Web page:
In this July photo, Brandon-Souris Conservative MP Merv Tweed makes an announcement in Brandon. Tweed is now the chairman of the Agriculture and Agri-Food House of Commons Standing Committee.
Merv Tweed has a new job on Parliament Hill, taking over as chairman of the agriculture and agri-food House of Commons standing committee on Tuesday.
Tweed, the Conservative MP for Brandon-Souris, had been the chairman of the Transport, Infrastructure and Communities committee until recently. He will now head the committee that debates bills, and focuses on expenses and activities for Agriculture and Agri-Food Canada, the Canadian Food Inspection Agency, the Canadian Grain Commission, the Farm Products Council of Canada, the Canadian Dairy Commission and Farm Credit Canada. The committee also deals with activities of the Canadian Wheat Board and the Pest Management Regulatory Agency.
"I think it will be great and a new challenge with the area I live in and the importance of agriculture to that area," Tweed said. "It doesn’t necessarily give me an inside track, but it gives me more opportunities to have input from my producers from my farming communities. Hopefully we can influence some policies."
Tweed said farmers in Brandon-Souris and western Manitoba feel free to call him about issues they face and as he’s receiving that information, he’s able to relate it to issues the department staff will brief him on in the coming days.
Tweed’s only regret about the move is leaving the transport committee, because he enjoyed the work and dealing with his fellow committee members. However, he noted there are some crossover issues related to transportation and agriculture.
"Agriculture isn’t just producing, but is about preparing and shipping products to market," Tweed said. "I’ve already spoken to some people at CN today and they have some rail service issues and they don’t want to lose my input into that outcome. I’m looking forward to that. You work hard to establish relationships and this is another step in making that all work."
Manitoba Agriculture Minister Ron Kostyshyn offered his congratulations to Tweed on his election as Agriculture committee chairman.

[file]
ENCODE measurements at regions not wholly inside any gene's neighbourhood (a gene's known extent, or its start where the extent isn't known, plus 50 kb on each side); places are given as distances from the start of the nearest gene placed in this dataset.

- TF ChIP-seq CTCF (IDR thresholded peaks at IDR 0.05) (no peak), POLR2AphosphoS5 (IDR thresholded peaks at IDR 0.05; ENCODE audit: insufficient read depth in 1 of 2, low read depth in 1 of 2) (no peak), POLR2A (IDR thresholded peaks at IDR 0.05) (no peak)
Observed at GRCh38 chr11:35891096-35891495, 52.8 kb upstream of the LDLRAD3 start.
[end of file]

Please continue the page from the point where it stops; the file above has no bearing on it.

"We enjoy a close working relationship with the federal government on the agriculture file and this can only get stronger now that Merv is chairing the agriculture committee," Kostyshyn said in an email. "I look forward to working with Merv on issues of importance to Manitoba producers and to continue building a strong agriculture industry in this province."
Agriculture groups also welcomed having an MP they know in a key position for western Canadians. Keystone Agricultural Producers vice-president Weldon Newton said there is an advantage for them because Tweed comes from a farming community and understands their issues.
"Who knows? That may be of use in the coming year," said Newton, a Neepawa-area farmer. "He’s known to a lot of producers here and that has to be beneficial."
Newton said KAP has worked well with Tweed in the past and looks forward to working with him in his new role as farmers face challenges related to income supports.
"We still have the discussions about where the safety nets are going down the road," Newton said. "It appears they want to curtail our financial safety nets that have been in place for agriculture and we haven’t seen the full details on where those are going yet. It certainly appears there will be less of a commitment from the federal government to support agriculture, not if, but when it gets into difficulties in various sectors. That’s a concern for us."
Manitoba Pork chairman Karl Kynoch said the challenges pork producers and processors face remain large. There are several thousand jobs with direct ties to the pork industry within a 90-minute radius of Brandon, and having the local MP chair a key House of Commons committee will ensure the industry’s issues get a fair hearing, Kynoch said.
"When you have a local guy in there and he’s having events nearby, there’s more of a chance to talk to him, and it’s nice to have your local MP recognized as a senior guy at the table," Kynoch, a Baldur-area farmer, said.
"At the end of the day, they all know what’s going on and we have been in contact with them all, federally and provincially, to keep them up to speed on how serious the crisis is for the hog industry. The more access you have to influential people, the stronger your message can be taken forward.
"It should help when the chair of Manitoba Pork lives in the riding of the Agricultural chair."
Dauphin-Swan River-Marquette Conservative MP Bob Sopuck was not affected by the committee membership shuffle and remains on the fisheries and oceans and the environment and sustainable development committees.
Republished from the Brandon Sun print edition September 26, 2012